eight month minutae

The day before yesterday, at exactly eight months corrected (or 9.5 actual months), Buddha Baby officially started crawling.

It’s frightening, the drive towards independance, and how quickly it’s come on us.

A few weeks ago, He started crying when I tried to give him a bottle. I had no idea what was going on, until eventually I tried letting him feed one to himself, lying horizontal on the floor. And that did the job. Now he wants to drink most of his bottles by himself (except the very sleepy, “I’d have a breast if you hadn’t pumped all the milk out of them, mummy” bottles, which he prefers to have curled up in my arms like a newborn.)

Now he has started doing the same thing with solid food. He has learnt how to spit it out. Not just dribble it out sloppily – actually powerfully spit, munitions-like, with raspberry sounds and all: Schppllttttttt

It’s the first irritating habit he’s developed – the first of many, no doubt.

He does this sometimes when he doesn’t like something, but mostly when he wants to feed it to himself. This is fine with toast, fruit, pasta. Not so fine with cereal or beef casserole, which he had for lunch (read: smeared all over the high chair then threw on the ground) today.

Another thing Buddha Baby is doing a lot of is banging stuff on stuff.

It’s as if the two identifying features of any object are a) how it feels in the mouth and b) how it feels when banged on a variety of other objects.

It’s funny to try and imagine how he must perceive the world.

Sometimes, when I find myself being super-parenty and thinking for him (Jasper! Icky! Don’t eat grass!) I try to imagine what it’s like for him to be experiencing things for the first time. I watch his facial expressions and try to imagine the internal monologue:

Mmm. What is this funny green stuff? It feels tickly on my legs. It smells funny. I wonder what it tastes like?

It blows my mind a bit to do this, though.

Which is kind of fun, I suppose.

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8 Responses to “eight month minutae”

  1. Bea Says:

    I have stark recollections of my grandmother feeding my baby sister in a high chair in the middle of her suburban back yard, under the shade of the mango tree. I’m just trying to remember what my mother did at home. Courtyard?

    Bea

  2. My Reality Says:

    I cannot believe he is crawling, it seems like just yesterday that you found out your cycle worked!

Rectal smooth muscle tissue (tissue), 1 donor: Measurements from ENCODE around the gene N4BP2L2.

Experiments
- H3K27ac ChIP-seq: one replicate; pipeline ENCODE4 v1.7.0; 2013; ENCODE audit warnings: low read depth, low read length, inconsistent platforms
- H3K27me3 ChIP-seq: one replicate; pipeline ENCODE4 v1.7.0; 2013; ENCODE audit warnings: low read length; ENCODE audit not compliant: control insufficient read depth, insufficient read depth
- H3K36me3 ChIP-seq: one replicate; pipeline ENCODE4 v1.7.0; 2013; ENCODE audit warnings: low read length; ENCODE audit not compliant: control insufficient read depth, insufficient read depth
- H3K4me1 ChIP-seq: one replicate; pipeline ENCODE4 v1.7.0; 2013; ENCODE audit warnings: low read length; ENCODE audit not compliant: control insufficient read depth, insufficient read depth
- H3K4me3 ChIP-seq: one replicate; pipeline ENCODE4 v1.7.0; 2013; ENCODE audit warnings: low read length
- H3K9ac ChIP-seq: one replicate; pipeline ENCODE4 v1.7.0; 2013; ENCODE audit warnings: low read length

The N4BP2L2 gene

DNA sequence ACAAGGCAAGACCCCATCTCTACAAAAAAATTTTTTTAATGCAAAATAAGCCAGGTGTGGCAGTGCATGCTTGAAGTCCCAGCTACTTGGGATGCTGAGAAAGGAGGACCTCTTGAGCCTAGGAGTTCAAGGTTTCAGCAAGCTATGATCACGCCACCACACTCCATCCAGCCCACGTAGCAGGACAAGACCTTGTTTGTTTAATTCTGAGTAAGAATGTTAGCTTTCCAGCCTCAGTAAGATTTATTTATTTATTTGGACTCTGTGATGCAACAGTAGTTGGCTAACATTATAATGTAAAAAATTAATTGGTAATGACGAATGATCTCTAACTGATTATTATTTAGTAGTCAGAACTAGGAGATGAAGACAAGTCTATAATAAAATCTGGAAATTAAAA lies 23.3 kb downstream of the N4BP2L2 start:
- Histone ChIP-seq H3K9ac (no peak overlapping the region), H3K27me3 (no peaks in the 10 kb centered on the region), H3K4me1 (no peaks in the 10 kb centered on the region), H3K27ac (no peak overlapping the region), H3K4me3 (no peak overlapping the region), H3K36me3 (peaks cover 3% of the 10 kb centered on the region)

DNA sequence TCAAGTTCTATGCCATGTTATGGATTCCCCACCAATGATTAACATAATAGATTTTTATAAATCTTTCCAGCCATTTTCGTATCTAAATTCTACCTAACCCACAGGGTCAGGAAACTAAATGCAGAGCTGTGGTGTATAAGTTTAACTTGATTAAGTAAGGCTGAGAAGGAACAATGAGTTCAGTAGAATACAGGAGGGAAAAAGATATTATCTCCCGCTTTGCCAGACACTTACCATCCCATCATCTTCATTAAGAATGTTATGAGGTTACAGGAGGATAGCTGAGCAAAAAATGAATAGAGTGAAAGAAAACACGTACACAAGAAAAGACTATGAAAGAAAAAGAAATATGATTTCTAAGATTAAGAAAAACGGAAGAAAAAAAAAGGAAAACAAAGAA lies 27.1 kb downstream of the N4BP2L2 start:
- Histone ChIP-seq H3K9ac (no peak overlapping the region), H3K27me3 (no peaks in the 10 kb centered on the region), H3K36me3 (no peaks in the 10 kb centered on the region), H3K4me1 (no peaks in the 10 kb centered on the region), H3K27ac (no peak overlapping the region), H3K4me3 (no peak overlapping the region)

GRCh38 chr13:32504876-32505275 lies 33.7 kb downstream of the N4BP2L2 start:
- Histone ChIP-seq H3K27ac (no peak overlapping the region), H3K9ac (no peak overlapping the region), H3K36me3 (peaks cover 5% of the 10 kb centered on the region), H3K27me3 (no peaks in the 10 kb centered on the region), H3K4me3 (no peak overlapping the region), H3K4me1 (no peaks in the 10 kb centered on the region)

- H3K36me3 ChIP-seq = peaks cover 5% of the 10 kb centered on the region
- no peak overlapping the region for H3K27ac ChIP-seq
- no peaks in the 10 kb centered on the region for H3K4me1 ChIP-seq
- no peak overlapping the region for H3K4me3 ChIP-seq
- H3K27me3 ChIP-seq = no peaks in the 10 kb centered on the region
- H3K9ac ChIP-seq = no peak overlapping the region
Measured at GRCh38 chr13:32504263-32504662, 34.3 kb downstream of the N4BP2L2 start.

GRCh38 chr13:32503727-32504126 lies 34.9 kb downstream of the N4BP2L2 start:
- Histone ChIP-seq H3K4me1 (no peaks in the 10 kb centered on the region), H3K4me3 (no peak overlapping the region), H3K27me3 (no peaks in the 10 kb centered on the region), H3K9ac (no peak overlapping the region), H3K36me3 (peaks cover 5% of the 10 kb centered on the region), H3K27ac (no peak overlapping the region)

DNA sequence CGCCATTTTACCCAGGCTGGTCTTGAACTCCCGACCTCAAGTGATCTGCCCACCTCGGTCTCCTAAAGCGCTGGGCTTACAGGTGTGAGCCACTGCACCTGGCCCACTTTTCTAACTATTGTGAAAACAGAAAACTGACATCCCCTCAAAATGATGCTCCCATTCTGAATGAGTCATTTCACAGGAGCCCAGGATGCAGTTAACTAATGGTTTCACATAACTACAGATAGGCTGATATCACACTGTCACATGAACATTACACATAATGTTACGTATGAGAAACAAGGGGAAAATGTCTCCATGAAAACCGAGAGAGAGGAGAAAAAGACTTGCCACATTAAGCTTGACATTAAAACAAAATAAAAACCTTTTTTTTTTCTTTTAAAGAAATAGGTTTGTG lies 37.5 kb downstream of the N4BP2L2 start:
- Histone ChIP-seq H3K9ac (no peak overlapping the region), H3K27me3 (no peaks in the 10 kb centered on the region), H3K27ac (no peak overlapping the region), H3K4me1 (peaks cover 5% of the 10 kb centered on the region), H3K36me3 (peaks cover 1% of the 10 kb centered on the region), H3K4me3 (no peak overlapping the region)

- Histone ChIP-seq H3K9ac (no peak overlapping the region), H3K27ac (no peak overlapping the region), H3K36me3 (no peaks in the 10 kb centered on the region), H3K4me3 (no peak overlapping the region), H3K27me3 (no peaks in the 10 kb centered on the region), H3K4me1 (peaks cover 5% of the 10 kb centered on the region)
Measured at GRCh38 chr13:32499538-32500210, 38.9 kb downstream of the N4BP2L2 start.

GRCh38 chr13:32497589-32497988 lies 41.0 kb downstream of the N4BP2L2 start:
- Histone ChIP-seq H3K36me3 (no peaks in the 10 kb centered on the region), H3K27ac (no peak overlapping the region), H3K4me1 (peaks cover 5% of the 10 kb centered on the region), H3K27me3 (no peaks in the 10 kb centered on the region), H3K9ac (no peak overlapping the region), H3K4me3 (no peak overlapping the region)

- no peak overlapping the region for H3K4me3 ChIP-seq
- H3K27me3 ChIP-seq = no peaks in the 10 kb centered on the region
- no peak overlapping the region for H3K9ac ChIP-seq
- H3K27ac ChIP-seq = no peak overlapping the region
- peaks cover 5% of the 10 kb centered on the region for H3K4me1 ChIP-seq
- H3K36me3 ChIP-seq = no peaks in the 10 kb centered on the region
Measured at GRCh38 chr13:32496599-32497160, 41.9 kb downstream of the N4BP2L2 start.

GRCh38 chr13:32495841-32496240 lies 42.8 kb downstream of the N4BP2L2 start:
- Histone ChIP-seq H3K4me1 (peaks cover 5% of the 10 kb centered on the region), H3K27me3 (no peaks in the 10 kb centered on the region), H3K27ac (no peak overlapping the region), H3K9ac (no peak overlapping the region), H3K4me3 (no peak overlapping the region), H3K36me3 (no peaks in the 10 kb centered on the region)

3. DD Says:

    I use to look at my son as a baby and think the same thing: he’s seeing, hearing, tasting *this* for the first time ever and then that first will be gone forever. That’s why I let him eat the grass, and dirt, or bang a spoon (too damn loudly) on a pan.

  4. Becky Says:

    Alex bangs on EVERYTHING within reach. It’s cute until it translates into being slapped in the face. I tried to google this as I don’t remember Ben doing this. Mental note: do NOT google “baby slaps face” as you will come up with all kinds of ooky child abuse stories.

  5. ll Says:

    argh… I find the food spitting/smearing thing sooooo frustrating…

    My mother has a theory that babies walk 4 months from when they start crawling.

  6. rockmama Says:

    The Prawn has also started the food spitting thing, which claims the Number 2 Irritating Things That She Does spot. Number 1 is reserved for violently opposing getting dressed or having a nappy change. She twists herself around while screaming, making it completely impossible to put on clothes or change her.

    The banging on stuff is also happening fairly regularly. I’m beginning to think that I should put stuff that she shouldn’t have on the floor within easy reach and all of her toys on surfaces she can just barely get to in order to get her to play with them instead of wanting my laptop, stray papers or electrical cords.

  7. thalya Says:

    he sounds delightful (no really, I mean it). Although I’m sure the banging must be quite irritating, it is , as you say, so exciting to see them exploring and learning. It’s such a miraculous process.

  8. projgen Says:

    Yay! She’s still blogging 🙂

    I totally don’t get the spitting thing, but I completely get the “absolutely everything is new and worth exploring” part. I loved when my neighbours’ daughter was 1 and was supremely excited and thrilled with every new thing. Dandelions, the toys I have (don’t ask), our wool blanket, our dog, our dog’s toys, our dog’s food… anyway, the delight in her eyes at experiencing each new taste or feel, the “icky” face she’d make if one of those tastes wasn’t as yummy as she expected – was great fun and amazing. I was sad when she eventually got blase about it, but I guess you have to, eh? Otherwise, as you said, it blows your mind.

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